Several of you have asked whether I’m going to blog about the process of preparing for a show house. Why, yes! Yes, I am.
I see that look of skepticism on your face. I admit it: I haven’t been the steadiest blogger of late. Sporadic. Unreliable. (Busy.) But this is important and fun, and frankly, I don’t want to disappoint you.
So here we go: an 8-part blog series, with a post every other week, chronicling the lead-up to the ASPIRE HOUSE.
We first learned about the show house from Moki Media’s Sherry Moeller in October; she’s handling all of the publicity for the project. A walk-through for interested designers was scheduled for Monday, October 22. So we signed up, grabbed a tape measure, and drove out to McLean.
Show houses usually take place in homes that are for sale. Sometimes the houses already exist, but sometimes, as with this show house, it’s new-build. So this is what the house looked like when my Senior Designer Amy Beaupré and I visited:
Yep. 9,600 square feet of, “Use your imagination.” The esteemed interior designer Mary Douglas Drysdale was heading up the designer selection committee, so she and her Great Dane Clifford (he’s more of a pony, really), greeted us with in-progress floor plans, and off we went.
As we walked through the spaces, our first task was figuring out whether we even wanted to apply for a room. If we got in, the experience and exposure could be terrific — you might even meet your next client — but participating in a show house can be incredibly expensive and labor-intensive. I’ve known designers who have spent $40,000 or more, and that doesn’t include the hundreds of billable hours lost to sourcing, ordering, negotiating, installing, and staffing the house.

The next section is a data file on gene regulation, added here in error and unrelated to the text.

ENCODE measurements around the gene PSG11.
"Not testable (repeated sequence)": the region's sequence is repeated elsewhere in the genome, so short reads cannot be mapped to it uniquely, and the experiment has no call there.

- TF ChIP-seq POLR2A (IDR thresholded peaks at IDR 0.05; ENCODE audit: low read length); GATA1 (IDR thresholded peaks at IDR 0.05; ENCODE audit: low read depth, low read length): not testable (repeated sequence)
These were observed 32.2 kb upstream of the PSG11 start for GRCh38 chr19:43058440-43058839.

Second, we needed to determine what our ideal room would be. To apply, we needed to provide our top choices — but there’s no guarantee that we would be assigned the space we applied for. Theoretically, we could apply for the library and be assigned the butler’s pantry.
As we walked through the house, a vision began to take shape. This would be a spring show house. What about a sunny, inviting bedroom? What about soft colors and an abundance of patterns? What about a garden-y feel? What about creating a room that we would be delighted to spend time in?
The die was cast. Next time: the application process. Our design direction, our submission, and our strategy. And more interesting pictures, I promise ;)
Annie Elliott Design is based in Washington, DC. Annie’s design work and insights have appeared in numerous local and national publications, including The Wall Street Journal, The New York Times, The Washington Post, and Washingtonian Magazine. **NEW DATES** The ASPIRE HOUSE will be open every Wednesday through Sunday from June 13 – July 12. See you there!